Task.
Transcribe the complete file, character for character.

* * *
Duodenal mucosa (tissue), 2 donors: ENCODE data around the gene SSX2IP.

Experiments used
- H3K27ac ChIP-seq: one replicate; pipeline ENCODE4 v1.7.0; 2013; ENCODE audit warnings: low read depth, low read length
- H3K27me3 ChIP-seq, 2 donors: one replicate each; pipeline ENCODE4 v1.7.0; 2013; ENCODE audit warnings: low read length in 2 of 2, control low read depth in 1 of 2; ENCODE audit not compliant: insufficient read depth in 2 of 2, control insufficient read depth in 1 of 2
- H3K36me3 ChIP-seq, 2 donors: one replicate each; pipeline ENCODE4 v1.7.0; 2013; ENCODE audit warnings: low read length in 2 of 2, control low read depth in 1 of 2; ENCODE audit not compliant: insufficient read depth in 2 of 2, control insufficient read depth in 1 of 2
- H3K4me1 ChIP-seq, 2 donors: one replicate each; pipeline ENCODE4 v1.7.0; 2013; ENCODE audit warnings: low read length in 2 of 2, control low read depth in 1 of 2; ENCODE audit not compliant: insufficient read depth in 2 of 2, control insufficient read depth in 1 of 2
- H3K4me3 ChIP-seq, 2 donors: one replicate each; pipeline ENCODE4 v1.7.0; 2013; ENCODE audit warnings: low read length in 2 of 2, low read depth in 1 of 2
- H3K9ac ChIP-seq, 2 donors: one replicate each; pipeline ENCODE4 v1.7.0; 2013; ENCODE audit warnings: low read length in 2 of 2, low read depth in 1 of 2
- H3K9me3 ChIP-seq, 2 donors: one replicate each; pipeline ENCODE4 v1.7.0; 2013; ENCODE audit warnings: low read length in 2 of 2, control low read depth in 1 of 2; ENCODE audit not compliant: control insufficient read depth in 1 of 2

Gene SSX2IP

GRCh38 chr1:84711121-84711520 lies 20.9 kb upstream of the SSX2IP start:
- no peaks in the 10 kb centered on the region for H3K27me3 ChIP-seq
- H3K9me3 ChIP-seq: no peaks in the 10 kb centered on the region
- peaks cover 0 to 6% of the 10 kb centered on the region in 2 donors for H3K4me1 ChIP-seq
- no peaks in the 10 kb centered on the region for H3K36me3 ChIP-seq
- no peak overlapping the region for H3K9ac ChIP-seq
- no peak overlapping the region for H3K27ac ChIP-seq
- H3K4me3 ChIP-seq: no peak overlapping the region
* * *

Duodenal mucosa (tissue), 2 donors: ENCODE data around the gene SSX2IP.

Experiments used
- H3K27ac ChIP-seq: one replicate; pipeline ENCODE4 v1.7.0; 2013; ENCODE audit warnings: low read depth, low read length
- H3K27me3 ChIP-seq, 2 donors: one replicate each; pipeline ENCODE4 v1.7.0; 2013; ENCODE audit warnings: low read length in 2 of 2, control low read depth in 1 of 2; ENCODE audit not compliant: insufficient read depth in 2 of 2, control insufficient read depth in 1 of 2
- H3K36me3 ChIP-seq, 2 donors: one replicate each; pipeline ENCODE4 v1.7.0; 2013; ENCODE audit warnings: low read length in 2 of 2, control low read depth in 1 of 2; ENCODE audit not compliant: insufficient read depth in 2 of 2, control insufficient read depth in 1 of 2
- H3K4me1 ChIP-seq, 2 donors: one replicate each; pipeline ENCODE4 v1.7.0; 2013; ENCODE audit warnings: low read length in 2 of 2, control low read depth in 1 of 2; ENCODE audit not compliant: insufficient read depth in 2 of 2, control insufficient read depth in 1 of 2
- H3K4me3 ChIP-seq, 2 donors: one replicate each; pipeline ENCODE4 v1.7.0; 2013; ENCODE audit warnings: low read length in 2 of 2, low read depth in 1 of 2
- H3K9ac ChIP-seq, 2 donors: one replicate each; pipeline ENCODE4 v1.7.0; 2013; ENCODE audit warnings: low read length in 2 of 2, low read depth in 1 of 2
- H3K9me3 ChIP-seq, 2 donors: one replicate each; pipeline ENCODE4 v1.7.0; 2013; ENCODE audit warnings: low read length in 2 of 2, control low read depth in 1 of 2; ENCODE audit not compliant: control insufficient read depth in 1 of 2

Gene SSX2IP

GRCh38 chr1:84711121-84711520 lies 20.9 kb upstream of the SSX2IP start:
- no peaks in the 10 kb centered on the region for H3K27me3 ChIP-seq
- H3K9me3 ChIP-seq: no peaks in the 10 kb centered on the region
- peaks cover 0 to 6% of the 10 kb centered on the region in 2 donors for H3K4me1 ChIP-seq
- no peaks in the 10 kb centered on the region for H3K36me3 ChIP-seq
- no peak overlapping the region for H3K9ac ChIP-seq
- no peak overlapping the region for H3K27ac ChIP-seq
- H3K4me3 ChIP-seq: no peak overlapping the region